Project staff mentioned a potential start date of February 2024 in a presentation Tuesday to King County Metro Transit rail-division employees. Metro personnel operate and maintain the trains.
“That information is a bit premature,” Ron Lewis, director of design, engineering and construction management, said in an interview afterward. Lewis said he can’t provide a reliable opening date until after a new study of risk factors, which he said should be ready by June.
This isn’t the most surprising development, albeit a disappointing one. Construction in 2021 and 2022 has been riddled with mishaps and the concrete drivers strike. Unfortunately, the technical complexity of the extension means that all the project float is likely to be eaten up. This places East Link opening three years behind what was projected in ST2.
The silver lining is that the delay buys some extra time to work on an optimal Eastside restructure that takes into account the post-COVID future. Eastsiders have also resiliently waited 14 years since ST2 approval; two more will hopefully feel like a breeze.
The B1M, a channel for construction videos, features our system expansion.
This is an open thread.
Over the weekend, the South Bellevue P&R inconspicuously reopened to the public after being closed for more than 4 years of East Link station construction. The new park-and-ride greatly expands capacity from the previous 500 some surface stalls to around 1500 spaces. Prior to its closure, the park-and-ride was a major source of commuter ridership for those coming from east via I-90 and south via 405.
East Link service itself is still some two years out but the City of Bellevue had prioritized early reopening of the park-and-ride. However, with ridership still hampered due to the pandemic, the garage is unlikely to see substantial use for now. With the reopening, routes 241, 249, 550, and 556 are also now using the new bus loop, sparing riders the unpleasant experience of having to wait on busy and pedestrian-unfriendly Bellevue Way.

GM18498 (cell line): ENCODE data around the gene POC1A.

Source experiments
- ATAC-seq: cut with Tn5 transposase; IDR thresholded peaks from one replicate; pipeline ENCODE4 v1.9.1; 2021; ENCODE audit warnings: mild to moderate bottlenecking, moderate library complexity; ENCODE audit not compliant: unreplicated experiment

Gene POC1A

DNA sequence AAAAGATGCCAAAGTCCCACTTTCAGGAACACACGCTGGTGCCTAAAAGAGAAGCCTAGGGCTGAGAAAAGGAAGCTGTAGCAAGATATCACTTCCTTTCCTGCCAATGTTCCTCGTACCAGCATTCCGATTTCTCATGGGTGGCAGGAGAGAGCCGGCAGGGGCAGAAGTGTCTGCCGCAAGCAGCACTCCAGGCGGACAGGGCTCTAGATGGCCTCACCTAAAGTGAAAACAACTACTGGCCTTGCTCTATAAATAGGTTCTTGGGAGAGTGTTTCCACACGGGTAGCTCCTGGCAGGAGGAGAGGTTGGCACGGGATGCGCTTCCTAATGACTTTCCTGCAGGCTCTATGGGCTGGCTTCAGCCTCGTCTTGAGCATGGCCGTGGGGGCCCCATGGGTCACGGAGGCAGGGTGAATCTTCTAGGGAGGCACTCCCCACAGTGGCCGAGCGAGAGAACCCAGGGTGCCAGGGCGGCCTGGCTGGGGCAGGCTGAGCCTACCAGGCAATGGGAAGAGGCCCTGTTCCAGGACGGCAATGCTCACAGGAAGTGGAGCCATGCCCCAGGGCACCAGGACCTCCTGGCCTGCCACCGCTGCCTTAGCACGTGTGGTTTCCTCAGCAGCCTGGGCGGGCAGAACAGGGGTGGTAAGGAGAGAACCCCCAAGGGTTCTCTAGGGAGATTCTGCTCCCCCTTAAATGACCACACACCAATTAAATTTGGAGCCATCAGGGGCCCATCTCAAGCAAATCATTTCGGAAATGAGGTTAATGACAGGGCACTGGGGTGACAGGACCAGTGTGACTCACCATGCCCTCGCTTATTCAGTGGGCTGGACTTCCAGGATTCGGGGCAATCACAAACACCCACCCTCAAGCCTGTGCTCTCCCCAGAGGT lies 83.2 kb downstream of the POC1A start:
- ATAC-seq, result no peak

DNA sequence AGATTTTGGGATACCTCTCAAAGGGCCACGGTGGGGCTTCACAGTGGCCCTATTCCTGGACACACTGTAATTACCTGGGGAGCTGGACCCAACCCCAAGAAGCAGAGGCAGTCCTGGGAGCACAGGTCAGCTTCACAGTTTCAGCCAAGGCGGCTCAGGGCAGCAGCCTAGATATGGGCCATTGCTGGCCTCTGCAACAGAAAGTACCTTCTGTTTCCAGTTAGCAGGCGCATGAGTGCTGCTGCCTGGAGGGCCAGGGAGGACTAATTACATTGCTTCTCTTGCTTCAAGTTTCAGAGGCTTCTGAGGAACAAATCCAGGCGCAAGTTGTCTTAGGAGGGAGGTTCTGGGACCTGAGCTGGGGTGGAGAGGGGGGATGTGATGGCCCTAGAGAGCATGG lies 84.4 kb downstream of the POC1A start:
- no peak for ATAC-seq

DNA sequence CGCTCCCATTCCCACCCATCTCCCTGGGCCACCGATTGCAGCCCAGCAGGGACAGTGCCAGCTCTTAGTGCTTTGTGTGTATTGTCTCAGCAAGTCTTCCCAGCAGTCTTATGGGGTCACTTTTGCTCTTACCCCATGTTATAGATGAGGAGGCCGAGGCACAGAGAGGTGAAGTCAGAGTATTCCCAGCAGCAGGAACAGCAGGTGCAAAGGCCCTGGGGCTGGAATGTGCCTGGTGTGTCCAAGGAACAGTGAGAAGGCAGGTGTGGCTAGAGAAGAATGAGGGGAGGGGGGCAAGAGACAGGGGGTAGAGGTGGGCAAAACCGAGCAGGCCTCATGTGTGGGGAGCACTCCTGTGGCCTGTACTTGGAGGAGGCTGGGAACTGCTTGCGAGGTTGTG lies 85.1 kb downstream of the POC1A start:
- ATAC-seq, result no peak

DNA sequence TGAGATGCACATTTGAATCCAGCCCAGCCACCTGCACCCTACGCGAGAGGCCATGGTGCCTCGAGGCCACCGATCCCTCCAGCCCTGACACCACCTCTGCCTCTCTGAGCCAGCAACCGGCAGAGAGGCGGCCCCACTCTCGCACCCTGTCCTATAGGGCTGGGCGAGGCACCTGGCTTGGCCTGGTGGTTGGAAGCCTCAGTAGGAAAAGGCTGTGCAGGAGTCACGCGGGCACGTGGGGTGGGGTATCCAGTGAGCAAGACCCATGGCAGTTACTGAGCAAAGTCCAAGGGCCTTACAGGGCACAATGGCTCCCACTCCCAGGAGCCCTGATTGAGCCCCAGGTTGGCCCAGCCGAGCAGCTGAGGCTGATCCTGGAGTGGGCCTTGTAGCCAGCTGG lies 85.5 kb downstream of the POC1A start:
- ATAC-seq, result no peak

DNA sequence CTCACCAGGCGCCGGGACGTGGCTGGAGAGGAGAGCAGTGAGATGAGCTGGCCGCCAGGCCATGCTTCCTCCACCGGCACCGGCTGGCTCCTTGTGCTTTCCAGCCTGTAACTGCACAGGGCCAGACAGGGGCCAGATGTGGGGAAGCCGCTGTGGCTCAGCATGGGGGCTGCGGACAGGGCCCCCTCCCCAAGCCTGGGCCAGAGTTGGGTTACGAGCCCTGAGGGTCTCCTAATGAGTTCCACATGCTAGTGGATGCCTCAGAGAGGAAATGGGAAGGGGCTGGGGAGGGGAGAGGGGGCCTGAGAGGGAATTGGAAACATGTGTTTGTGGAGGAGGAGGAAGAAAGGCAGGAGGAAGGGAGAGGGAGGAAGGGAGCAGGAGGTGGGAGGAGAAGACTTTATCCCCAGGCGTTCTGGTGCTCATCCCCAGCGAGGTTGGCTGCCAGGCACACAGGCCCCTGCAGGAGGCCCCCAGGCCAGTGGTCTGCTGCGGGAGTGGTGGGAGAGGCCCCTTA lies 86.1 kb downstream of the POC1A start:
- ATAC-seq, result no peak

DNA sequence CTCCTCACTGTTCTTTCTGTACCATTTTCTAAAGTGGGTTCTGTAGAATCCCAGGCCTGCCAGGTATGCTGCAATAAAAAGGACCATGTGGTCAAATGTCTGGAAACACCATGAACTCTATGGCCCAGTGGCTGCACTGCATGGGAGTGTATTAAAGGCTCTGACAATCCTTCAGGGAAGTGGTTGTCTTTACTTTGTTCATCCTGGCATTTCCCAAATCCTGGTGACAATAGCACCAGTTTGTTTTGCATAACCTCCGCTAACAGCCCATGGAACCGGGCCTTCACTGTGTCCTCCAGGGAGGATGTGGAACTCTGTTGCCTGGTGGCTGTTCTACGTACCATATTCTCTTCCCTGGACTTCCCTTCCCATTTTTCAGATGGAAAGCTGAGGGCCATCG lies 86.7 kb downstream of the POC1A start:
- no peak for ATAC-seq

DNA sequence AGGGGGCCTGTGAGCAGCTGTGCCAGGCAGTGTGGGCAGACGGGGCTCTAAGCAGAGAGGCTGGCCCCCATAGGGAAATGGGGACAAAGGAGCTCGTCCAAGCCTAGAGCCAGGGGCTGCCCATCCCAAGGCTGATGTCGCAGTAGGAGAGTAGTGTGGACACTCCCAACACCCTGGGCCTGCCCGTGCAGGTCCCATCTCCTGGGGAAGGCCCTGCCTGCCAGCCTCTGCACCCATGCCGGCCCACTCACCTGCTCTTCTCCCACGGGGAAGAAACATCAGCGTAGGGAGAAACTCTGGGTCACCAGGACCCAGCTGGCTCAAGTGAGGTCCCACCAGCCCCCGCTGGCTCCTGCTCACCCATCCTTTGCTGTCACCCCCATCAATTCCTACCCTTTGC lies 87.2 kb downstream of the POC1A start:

Longer-time readers will remember that the location of the park-and-ride was in dispute when Bellevue bitterly clashed with Sound Transit over the alignment. There was a brief period of time when an alternative station location straddling I-90 was proposed. Although we would view picking between mega-garages as choosing the lesser of two evils, the existing site is far superior, in terms of pedestrian and transit accessibility.
With the park-and-ride reopening and live train testing finally commencing on the Bellevue-Overlake segment, glimpses of operational rail transit should plenty whet the appetite of Eastside transit riders for 2023.
Seattle Transit Blog is officially a non-partisan publication, but it’s no secret that our favored policy positions tend to align with those on the progressive left. As someone with a libertarian streak, I want to make the case that pro-transit libertarianism has a strong ideological foundation, and in so doing, disabuse anyone of the notion that progressives monopolize the transit advocacy space.
Several years ago, I interviewed Bill Lind for a short piece on the conservative case for rail transit. Lind was a shining light among transportation thinkers, but he – like many fellow conservatives – disdained bus transit in favor of rail. Nonetheless, I found his insight to be refreshing among a cohort that has historically fought against transit.